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Veterinary Botanical Medicine for Goats and Sheep

 

Journals publishing peer-reviewed articles on botanical medicine for caprines and ovines

 

• Veterinary Parasitology

• Research Veterinary Science

• Parasitology Research

• Tropical Animal Health Production

• Journal Dairy Science

• Animal Science Journal

 

Terrill et al 2012 highlight the research trends in ovine medicine by stating that anthelmintic resistance is reaching epidemic proportions in small ruminants in the U.S. and that non-chemical control alternatives are critically needed.  They describe the generally warm, moist environmental conditions in the southern United States (U.S.) as ideal for survival and growth of the egg and larval stages of Haemonchus contortus and other gastrointestinal nematodes (GIN) of sheep and goats. Critically, infection with GIN is the greatest threat to economic small ruminant production in this region. They also highlight the emerging markets for grass-fed and organic livestock36.

 

A global focus on botanical medicine- plant extracts for the management of gastrointestinal parasites is exemplified by a 2014 review by Mbaya etal, show that extracts of various species of medicinal plants have shown significant in-vivo and in-vitro pharmacological activities against ecto, endo and haemoparasites. They point out that the scientific evaluations of the use of the plants as antiparasitic agents were based on the claims of ethnoveterinary medicine. The pharmacological activities of these plants were associated with the presence of various bioactive compounds such as alkaloids, flavonoids, saponins, glycosides, allicinine, harmala, harmaline, harman, tetrahydroharman, ursolic acid, terapines, tannins, phenolic compounds, embelin and brucine. In the in-vivo studies, plant extracts were tested using animal models such as mice, sheep, goats, cattle and dogs37.

 

Botanical medicines are also finding potential in reducing lamb mortality and improving ewe performance (Smeti etal 2015)38; improving ewe milk production (Giannenas etal 2011)39 possibly through activity on the rumen microbiota in work conducted with the Department of Animal Sciences, The Ohio State University (Cobellis etal 2016)40; providing alternatives to  blow fly control  (Callander etal 2012)41 and lice treatment (James etal 2012)42 and ovine dermatophytosis (Mugnaini  etal 2013)43.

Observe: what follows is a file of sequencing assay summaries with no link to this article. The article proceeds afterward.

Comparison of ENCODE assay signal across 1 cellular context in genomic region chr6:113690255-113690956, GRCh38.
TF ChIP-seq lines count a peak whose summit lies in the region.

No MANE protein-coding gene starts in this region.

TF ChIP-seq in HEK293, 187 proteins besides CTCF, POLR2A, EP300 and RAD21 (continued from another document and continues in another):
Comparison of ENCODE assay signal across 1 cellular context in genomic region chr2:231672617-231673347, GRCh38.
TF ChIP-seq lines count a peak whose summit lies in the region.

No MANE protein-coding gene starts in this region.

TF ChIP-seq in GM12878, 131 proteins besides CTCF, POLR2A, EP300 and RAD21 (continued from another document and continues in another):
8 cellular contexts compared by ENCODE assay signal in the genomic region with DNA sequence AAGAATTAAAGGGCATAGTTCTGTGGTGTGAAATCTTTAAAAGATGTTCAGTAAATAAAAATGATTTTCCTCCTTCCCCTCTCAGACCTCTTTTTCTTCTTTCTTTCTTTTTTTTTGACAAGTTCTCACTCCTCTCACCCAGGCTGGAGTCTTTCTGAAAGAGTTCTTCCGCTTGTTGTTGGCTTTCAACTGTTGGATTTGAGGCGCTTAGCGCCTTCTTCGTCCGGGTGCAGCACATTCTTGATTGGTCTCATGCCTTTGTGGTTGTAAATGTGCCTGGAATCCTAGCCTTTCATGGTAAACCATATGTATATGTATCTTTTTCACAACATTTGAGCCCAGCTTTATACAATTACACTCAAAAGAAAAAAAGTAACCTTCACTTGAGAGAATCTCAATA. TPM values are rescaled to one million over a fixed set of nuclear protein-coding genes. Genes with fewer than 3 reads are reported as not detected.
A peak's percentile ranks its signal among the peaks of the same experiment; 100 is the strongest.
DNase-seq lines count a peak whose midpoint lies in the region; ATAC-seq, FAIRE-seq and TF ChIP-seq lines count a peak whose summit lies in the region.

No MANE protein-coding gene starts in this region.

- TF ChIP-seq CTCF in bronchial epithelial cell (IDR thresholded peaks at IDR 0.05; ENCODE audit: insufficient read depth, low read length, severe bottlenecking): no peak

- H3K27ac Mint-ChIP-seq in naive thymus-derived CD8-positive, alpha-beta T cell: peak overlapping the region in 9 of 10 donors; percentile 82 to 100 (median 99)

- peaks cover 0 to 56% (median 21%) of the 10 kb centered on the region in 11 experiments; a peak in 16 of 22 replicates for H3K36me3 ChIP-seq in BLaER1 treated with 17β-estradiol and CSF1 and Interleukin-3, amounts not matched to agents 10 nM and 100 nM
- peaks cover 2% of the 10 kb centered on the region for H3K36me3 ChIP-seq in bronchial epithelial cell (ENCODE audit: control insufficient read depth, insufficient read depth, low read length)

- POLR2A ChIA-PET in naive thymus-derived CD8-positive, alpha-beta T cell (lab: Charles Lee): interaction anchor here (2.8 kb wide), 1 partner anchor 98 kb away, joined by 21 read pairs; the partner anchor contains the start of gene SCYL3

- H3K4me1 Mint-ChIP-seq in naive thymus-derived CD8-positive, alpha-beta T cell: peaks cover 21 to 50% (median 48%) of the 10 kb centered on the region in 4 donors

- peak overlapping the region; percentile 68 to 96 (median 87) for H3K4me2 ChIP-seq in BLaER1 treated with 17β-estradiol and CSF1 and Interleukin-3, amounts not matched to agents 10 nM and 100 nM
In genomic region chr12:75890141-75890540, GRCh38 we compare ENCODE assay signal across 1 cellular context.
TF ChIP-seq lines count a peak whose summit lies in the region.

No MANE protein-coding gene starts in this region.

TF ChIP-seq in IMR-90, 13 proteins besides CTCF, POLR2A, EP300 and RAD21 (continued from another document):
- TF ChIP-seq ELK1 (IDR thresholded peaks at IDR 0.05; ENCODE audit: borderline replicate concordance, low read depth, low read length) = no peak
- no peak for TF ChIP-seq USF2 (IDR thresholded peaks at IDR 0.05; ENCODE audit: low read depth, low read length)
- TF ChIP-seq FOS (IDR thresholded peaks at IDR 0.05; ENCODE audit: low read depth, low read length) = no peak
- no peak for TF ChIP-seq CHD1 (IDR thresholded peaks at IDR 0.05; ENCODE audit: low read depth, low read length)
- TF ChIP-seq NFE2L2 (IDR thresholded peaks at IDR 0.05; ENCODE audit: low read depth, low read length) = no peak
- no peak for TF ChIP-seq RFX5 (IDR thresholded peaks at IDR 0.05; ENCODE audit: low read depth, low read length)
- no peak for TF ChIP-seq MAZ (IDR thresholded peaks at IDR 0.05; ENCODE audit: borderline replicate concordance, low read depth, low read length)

Petition Appendix IX-E outlines a sample of 8 abstracts and 34 references of 446 journal articles published on the anthelmintic activity of plant extracts in sheep and goats

 

 36Terrill TH, Miller JE, Burke JM, Mosjidis JA, Kaplan RM. Experiences with integrated concepts for the control of Haemonchus contortus in sheep and goats in the United States. Vet Parasitol. 2012 May 4;186(1-2):28-37.

 37Mbaya AW, Ogwiji M. In-vivo and In-vitro activities of medicinal plants on ecto, endo and haemoparasitic infections: a review. Curr Clin Pharmacol. 2014;9(3):271-82. Review.

38Smeti S, Joy M, Hajji H, Alabart JL, Muñoz F, Mahouachi M, Atti N. Effects of Rosmarinus officinalis L. essential oils supplementation on digestion, colostrum production of dairy ewes and lamb mortality and growth. Anim Sci J. 2015 Jul;86(7):679-88.

39Giannenas I, Skoufos J, Giannakopoulos C, Wiemann M, Gortzi O, Lalas S, Kyriazakis I. Effects of essential oils on milk production, milk composition, and rumen microbiota in Chios dairy ewes. J Dairy Sci. 2011 Nov;94(11):5569-77.

 40Cobellis G, Yu Z, Forte C, Acuti G, Trabalza-Marinucci M Dietary supplementation of Rosmarinus officinalis L. leaves in sheep affects the abundance of rumen methanogens and other microbial populations. J Anim Sci Biotechnol. 2016 Apr 27;7:27.

41Callander JT, James PJ. Insecticidal and repellent effects of tea tree (Melaleuca alternifolia) oil against Lucilia cuprina. Vet Parasitol. 2012 Mar 23;184(2-4):271-8

 42James PJ, Callander JT. Dipping and jetting with tea tree (Melaleuca alternifolia) oil formulations control lice (Bovicola ovis) on sheep. Vet Parasitol. 2012 Oct 26;189(2-4):338-43.

43Mugnaini L, Nardoni S, Pistelli L, Leonardi M, Giuliotti L, Benvenuti MN, Pisseri F, Mancianti F.A herbal antifungal formulation of Thymus serpillum, Origanum vulgare and Rosmarinus officinalis for treating ovine dermatophytosis due to Trichophyton mentagrophytes. Mycoses. 2013 May;56(3):333-7.

 

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The ACVBM is not affiliated with the Veterinary Botanical Medicine Association (VBMA).